September 25, 2018

    Phobos, the larger of Mars' two tiny satellites, pictured near the limb of Mars by the robot spacecraft Mars Express in 2010. Image: G. Neukum (FU Berlin) et al., Mars Express, DLR, ESA; Acknowledgement: Peter Masek
    New study explains how the Martian moon Phobos was formed - space science news

    By comparing mid-infrared spectra from Phobos (that had been collected already in 1998 by the Mars Global Surveyor) with those of an asteroid found near Tagish Lake in British Columbia, scientists believe that Phobos is not an asteroid captured by the gravity of Mars, as had been argued before, but has formed after a huge impact during early Martian history. The spectra have no similarity with the asteroid, and revealed that Phobos is made of basalt. Basalt is volcanic rock, and one of the major components of the surface of Mars. Thus, scientists have found evidence for the origin of Phobos that might be further confirmed once the Martian Moon eXploration spacecraft and the OSIRIS-Rex and Hayabusa2 asteroid explorers complete their missions to collect samples and return them to Earth for analysis.

    Read the full story: AGU 100
    Scientific publication: Journal of Geophysical Research – Planets

    Perturbations in the Milky Way. Image. ESA
    Milky Way was shaken by near-collision 500 million years ago and is still vibrating - space short science news

    The Milky Way has been shaken by the Sagittarius dwarf galaxy that came passing buy some 500 million years ago. Research carried out with the European Gaia satellite revealed that this near-collision has caused groups of stars to move. These starts are still moving after all these years in a circular “snail-house pattern”. It was already known that Sagittarius came along the Milky Way, but because the mass of that system was so much smaller than that of the Milky Way, it was always assumed that it had little effect on the Milky Way. The new observations give reason to reconsider some assumptions about the Milky Way, including those about black matter, researchers say.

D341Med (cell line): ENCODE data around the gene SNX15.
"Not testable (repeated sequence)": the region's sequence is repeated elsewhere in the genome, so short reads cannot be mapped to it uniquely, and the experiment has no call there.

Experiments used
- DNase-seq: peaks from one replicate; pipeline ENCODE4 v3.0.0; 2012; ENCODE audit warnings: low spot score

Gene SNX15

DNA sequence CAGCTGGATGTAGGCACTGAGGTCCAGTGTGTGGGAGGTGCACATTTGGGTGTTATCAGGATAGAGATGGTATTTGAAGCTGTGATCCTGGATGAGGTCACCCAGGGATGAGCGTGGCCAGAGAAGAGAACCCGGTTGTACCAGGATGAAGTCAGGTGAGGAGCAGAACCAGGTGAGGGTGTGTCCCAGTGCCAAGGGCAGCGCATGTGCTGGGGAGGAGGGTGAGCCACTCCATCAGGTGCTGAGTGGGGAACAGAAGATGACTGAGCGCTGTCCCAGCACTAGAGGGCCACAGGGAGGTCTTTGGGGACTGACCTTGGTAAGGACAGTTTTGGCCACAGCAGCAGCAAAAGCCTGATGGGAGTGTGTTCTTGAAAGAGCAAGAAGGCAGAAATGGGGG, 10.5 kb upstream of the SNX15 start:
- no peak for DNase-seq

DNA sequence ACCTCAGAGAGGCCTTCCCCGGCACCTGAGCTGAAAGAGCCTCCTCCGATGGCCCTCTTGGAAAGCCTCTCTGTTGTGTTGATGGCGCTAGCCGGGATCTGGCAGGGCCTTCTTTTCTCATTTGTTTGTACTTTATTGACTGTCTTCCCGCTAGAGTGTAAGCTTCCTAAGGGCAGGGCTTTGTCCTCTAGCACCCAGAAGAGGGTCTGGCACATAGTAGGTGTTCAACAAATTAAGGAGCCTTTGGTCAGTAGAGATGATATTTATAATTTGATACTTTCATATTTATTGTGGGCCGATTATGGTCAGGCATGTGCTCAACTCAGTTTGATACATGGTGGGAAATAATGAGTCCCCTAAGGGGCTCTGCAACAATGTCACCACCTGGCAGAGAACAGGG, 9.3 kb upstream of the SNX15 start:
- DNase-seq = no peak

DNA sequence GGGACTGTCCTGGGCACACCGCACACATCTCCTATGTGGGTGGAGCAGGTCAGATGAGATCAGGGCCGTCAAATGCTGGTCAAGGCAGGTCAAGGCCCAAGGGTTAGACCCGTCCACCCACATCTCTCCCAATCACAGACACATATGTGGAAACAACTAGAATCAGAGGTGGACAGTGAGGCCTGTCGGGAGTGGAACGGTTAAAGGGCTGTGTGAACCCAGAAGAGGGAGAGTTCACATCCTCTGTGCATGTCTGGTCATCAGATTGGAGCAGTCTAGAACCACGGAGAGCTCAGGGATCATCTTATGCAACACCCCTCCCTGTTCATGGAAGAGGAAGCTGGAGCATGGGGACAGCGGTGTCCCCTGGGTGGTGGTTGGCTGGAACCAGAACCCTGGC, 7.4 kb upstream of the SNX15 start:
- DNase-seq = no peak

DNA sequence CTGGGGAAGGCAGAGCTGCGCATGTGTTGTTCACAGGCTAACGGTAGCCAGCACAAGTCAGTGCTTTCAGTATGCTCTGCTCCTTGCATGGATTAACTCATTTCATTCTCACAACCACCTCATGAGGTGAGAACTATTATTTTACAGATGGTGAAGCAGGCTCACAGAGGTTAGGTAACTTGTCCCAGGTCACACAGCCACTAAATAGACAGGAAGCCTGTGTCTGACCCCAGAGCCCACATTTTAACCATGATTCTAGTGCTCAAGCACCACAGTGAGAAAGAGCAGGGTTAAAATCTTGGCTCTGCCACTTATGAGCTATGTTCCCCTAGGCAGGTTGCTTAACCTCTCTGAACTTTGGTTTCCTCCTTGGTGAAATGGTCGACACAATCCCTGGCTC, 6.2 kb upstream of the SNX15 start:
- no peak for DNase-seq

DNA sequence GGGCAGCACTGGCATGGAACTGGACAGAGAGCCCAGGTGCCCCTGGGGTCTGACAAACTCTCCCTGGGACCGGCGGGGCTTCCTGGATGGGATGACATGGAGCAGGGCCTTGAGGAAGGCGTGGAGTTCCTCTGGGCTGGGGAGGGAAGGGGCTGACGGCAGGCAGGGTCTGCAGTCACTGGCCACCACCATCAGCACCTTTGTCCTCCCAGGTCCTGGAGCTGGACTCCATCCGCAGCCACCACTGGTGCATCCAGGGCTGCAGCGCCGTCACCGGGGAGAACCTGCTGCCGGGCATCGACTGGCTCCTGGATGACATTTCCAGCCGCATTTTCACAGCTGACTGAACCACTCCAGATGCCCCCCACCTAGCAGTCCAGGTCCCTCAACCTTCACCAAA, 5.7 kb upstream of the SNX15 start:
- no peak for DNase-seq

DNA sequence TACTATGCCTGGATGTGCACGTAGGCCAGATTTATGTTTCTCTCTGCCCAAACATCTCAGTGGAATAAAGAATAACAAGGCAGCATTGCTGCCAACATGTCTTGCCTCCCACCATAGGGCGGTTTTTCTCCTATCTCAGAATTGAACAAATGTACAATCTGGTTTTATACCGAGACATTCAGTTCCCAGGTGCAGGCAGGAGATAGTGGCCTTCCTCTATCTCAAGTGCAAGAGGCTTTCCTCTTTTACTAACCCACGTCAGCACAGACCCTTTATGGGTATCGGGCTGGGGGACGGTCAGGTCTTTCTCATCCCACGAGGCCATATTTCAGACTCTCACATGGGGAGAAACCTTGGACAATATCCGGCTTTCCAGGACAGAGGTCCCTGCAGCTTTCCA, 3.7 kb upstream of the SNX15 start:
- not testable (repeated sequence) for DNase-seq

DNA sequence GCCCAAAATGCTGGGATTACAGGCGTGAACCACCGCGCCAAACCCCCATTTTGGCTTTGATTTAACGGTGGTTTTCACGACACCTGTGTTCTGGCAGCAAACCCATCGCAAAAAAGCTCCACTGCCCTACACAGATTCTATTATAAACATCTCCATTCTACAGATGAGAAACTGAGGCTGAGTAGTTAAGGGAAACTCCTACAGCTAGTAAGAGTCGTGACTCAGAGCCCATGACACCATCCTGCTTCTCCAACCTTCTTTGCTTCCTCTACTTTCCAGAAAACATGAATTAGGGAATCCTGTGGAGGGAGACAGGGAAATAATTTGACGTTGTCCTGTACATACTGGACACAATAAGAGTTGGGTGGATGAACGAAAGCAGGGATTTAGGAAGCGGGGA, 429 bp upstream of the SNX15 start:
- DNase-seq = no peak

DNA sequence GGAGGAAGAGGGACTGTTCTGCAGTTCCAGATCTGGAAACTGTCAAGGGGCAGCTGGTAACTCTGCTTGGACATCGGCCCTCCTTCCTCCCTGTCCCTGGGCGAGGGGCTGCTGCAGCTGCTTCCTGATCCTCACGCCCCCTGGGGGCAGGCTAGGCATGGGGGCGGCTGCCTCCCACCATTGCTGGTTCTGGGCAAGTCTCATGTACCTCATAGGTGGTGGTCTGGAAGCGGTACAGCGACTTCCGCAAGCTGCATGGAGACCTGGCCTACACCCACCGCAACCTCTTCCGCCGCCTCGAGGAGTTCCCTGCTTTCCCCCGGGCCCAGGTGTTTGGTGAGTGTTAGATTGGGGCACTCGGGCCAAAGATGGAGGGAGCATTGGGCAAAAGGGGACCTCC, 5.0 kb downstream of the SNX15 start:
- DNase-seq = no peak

Read the full story: Universitat de Barcelona
    Scientific publication: Nature

    Proxima Centauri b could be a highly habitable planet. Credit NASA
    A highly habitable exoplanet in our neighbourhood - science news space

    We hear about new exoplanets being discovered almost daily, but how habitable are they after all? Using computer models similar to those used to study climate change on Earth, researchers looked at the habitability of Proxima Centauri b, the closest exoplanet, located “just” 4.2 light-years from us. The study showed that, under a wide range of conditions, this planet can sustain enormous areas of liquid water on its surface, potentially raising its prospects for harboring living organisms. “The major message from our simulations is that there's a decent chance that the planet would be habitable," said Anthony Del Genio, the lead author of a paper describing the new research.

    Read the full story:
    Scientific publication: Astrobiology

    SwRI scientists studied the binary asteroid Patroclus-Menoetius, shown in this artist’s conception, to determine that a shake-up of the giant planets likely happened early in the solar system’s history, within the first 100 million years.
    Evidence for very early migration of solar system planets - space science news

    By studying a pair of asteroids, astronomers have been able to illuminate the history of our solar system. It turns out that there has been a period of instability, involving the giant planets Jupiter, Saturn, Uranus and Neptune, which pushed Uranus and Neptune outwards within the first 100 million years after the solar system had been formed. These two planets met with smaller bodies that are now in the Kuiper belt, at the edge of our solar system, but a few of them scattered inwards. Two of those are the asteroids that have now been studied, and are in fact targets of NASA’s upcoming Lucy mission.